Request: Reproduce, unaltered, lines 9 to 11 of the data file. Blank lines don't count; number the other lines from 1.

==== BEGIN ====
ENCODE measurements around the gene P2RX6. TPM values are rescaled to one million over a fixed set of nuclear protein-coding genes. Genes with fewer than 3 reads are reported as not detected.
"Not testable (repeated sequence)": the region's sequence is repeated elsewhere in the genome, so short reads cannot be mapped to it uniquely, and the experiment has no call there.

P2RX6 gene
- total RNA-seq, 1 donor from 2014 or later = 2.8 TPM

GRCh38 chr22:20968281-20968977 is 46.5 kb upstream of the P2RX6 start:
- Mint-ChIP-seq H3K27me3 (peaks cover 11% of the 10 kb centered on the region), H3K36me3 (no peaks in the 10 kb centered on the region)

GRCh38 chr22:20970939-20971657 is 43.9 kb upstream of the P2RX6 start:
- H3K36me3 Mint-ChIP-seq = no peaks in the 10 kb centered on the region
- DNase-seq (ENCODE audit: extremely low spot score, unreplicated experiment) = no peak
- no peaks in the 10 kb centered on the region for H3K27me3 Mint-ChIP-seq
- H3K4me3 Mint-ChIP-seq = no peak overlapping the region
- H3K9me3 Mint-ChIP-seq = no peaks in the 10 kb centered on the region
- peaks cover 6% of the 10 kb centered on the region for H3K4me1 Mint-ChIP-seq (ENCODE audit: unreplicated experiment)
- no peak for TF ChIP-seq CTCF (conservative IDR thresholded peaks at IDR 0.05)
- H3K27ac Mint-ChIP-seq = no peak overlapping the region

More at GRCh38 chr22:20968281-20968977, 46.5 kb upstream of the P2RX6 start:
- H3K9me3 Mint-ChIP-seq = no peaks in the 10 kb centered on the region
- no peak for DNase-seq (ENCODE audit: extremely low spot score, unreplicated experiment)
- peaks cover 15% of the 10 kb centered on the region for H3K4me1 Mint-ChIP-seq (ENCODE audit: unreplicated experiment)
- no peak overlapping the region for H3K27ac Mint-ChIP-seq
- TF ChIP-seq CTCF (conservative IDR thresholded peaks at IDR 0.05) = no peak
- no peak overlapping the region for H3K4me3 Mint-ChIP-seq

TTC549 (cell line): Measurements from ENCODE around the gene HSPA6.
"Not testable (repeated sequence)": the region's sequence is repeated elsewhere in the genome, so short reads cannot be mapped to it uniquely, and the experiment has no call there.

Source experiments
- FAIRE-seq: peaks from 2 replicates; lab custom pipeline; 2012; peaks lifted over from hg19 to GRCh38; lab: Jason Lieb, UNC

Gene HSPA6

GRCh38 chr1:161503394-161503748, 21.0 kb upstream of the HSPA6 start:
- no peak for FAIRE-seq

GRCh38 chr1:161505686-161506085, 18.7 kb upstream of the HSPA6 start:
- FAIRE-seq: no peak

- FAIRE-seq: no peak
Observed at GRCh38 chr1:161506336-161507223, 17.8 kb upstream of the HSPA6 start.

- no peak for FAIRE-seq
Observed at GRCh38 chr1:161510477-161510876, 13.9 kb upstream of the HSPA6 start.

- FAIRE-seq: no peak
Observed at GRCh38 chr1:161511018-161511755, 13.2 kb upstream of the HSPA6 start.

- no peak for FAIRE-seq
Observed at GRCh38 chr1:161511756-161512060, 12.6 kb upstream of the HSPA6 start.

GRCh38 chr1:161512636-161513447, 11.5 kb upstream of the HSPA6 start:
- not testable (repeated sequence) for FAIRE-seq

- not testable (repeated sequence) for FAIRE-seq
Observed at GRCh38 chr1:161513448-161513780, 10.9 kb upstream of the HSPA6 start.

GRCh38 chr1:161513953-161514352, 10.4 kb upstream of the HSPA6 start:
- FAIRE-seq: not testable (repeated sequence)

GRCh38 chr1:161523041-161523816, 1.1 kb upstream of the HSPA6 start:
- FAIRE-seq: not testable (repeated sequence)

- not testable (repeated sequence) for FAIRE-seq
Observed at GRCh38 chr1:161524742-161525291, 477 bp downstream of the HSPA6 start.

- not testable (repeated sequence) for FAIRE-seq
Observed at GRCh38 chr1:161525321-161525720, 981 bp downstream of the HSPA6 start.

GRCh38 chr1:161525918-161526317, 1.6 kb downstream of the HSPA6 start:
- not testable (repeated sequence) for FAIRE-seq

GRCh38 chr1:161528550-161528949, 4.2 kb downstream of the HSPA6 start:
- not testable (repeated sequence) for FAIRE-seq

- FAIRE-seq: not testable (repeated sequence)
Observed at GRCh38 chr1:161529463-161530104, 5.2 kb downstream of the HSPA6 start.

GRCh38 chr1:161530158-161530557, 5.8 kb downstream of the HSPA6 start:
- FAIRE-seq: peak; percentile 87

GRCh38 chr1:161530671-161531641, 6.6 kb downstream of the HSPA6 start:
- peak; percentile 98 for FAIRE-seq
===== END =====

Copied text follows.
- DNase-seq (ENCODE audit: extremely low spot score, unreplicated experiment) = no peak
- no peaks in the 10 kb centered on the region for H3K27me3 Mint-ChIP-seq
- H3K4me3 Mint-ChIP-seq = no peak overlapping the region